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Live Reporting

Edited by Jude Sheerin

All times stated are UK

  1. Thanks for following our live coverage

    We’re pausing our live coverage for the time being. If you’ve been following our updates, thanks for joining us.

    We’ll be back on Wednesday to bring you the latest developments on the coronavirus pandemic in the UK and around the world.

    Until then, here is a recap of what happened on Tuesday:

    Our live coverage was brought to you today by BBC teams in London, Singapore, Delhi, Sydney and Washington DC: Saira Asher, Yvette Tan, Andreas Illmer, Tessa Wong, Frances Mao, Krutika Pathi, Michael Emons, Joshua Nevett, Joshua Cheetham, Jim Todd, Thomas Poole, Matt Cannon, Stephen Sutcliffe, Martha Buckley, Claudia Allen, Max Matza, and Ben Collins.

  2. 'Trump's actions designed to divide us'

    Opposition to Trump's green card ban has been swift from two pro-immigration groups, as one might expect.

    Ali Noorani, of the National Immigration Forum, wrote on Twitter that "immigrants account for 17% of healthcare workers and 24% of direct care workers " in the US.

    "It is unfortunate the president would rather scapegoat the other than building a consensus that helps all of through this crisis," he wrote.

    The American Immigration Council tweeted that "Trump's actions are designed to distract and divide us from the fact that America now has the highest death and infection from the coronavirus".

    The American Civil Liberties Union's immigration expert, Andrea Flores, wrote: "Xenophobia is not a public health response."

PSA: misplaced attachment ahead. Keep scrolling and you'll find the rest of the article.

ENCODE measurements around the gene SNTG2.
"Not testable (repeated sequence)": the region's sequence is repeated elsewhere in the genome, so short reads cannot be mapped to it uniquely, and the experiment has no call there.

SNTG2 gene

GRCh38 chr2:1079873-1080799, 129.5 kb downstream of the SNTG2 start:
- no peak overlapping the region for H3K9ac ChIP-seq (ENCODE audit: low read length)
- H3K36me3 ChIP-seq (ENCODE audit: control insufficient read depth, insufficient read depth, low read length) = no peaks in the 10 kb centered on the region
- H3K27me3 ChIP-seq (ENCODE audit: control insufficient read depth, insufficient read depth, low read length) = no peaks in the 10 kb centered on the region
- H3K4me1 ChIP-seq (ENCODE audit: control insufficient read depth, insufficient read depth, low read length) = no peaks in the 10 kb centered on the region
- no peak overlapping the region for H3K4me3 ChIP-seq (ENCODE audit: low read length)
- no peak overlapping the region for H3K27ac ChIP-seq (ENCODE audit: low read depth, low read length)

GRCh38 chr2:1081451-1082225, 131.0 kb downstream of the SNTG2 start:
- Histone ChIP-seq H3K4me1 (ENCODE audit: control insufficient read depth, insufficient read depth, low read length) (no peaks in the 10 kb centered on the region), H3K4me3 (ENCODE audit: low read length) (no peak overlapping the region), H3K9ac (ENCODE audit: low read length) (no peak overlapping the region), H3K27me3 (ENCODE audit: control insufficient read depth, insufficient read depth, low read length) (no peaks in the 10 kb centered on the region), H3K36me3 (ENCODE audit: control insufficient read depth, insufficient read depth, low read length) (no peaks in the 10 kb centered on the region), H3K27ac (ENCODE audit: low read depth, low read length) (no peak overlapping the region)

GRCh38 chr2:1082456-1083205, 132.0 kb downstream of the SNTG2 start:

3. Australian soap Neighbours to resume filming

    The pandemic has disrupted TV production across the world, as lockdowns and social-distancing rules prevent shows from filming.

    But this week, actors from Australian soap opera Neighbours will return to the studio, as filming of the show resumes.

    In keeping with the spirit of soaps, however, there is a twist. Actors will be required to observe social-distancing rules on set.

    That means no physical contact like kissing will be allowed. Instead, camera trickery will be used to make actors look closer than they are.

    The filming of Neighbours was suspended last month after Australia brought in restrictions to stem the spread of coronavirus.

    Now, the Australian government is considering lifting those restrictions as the rate of new infections has slowed.

    To date, a total of 6,645 cases of Covid-19 have been reported in Australia, including 71 deaths.

    Read more: Australian soap to resume filming after Covid-19 shutdown

    Neighbours stars Karl and Susan Kennedy
    Image caption: Karl and Susan Kennedy are two of the soap's longest-serving characters
  4. CDC director: Second wave may be ‘even more difficult’

    A second wave of coronavirus cases could be even worse than the first as winter flu puts further strain on hospitals, a senior US disease expert has said.

    Robert Redfield, director of the Centers for Disease Control and Prevention (CDC), issued the warning on Tuesday as several US states prepared to reopen their economies.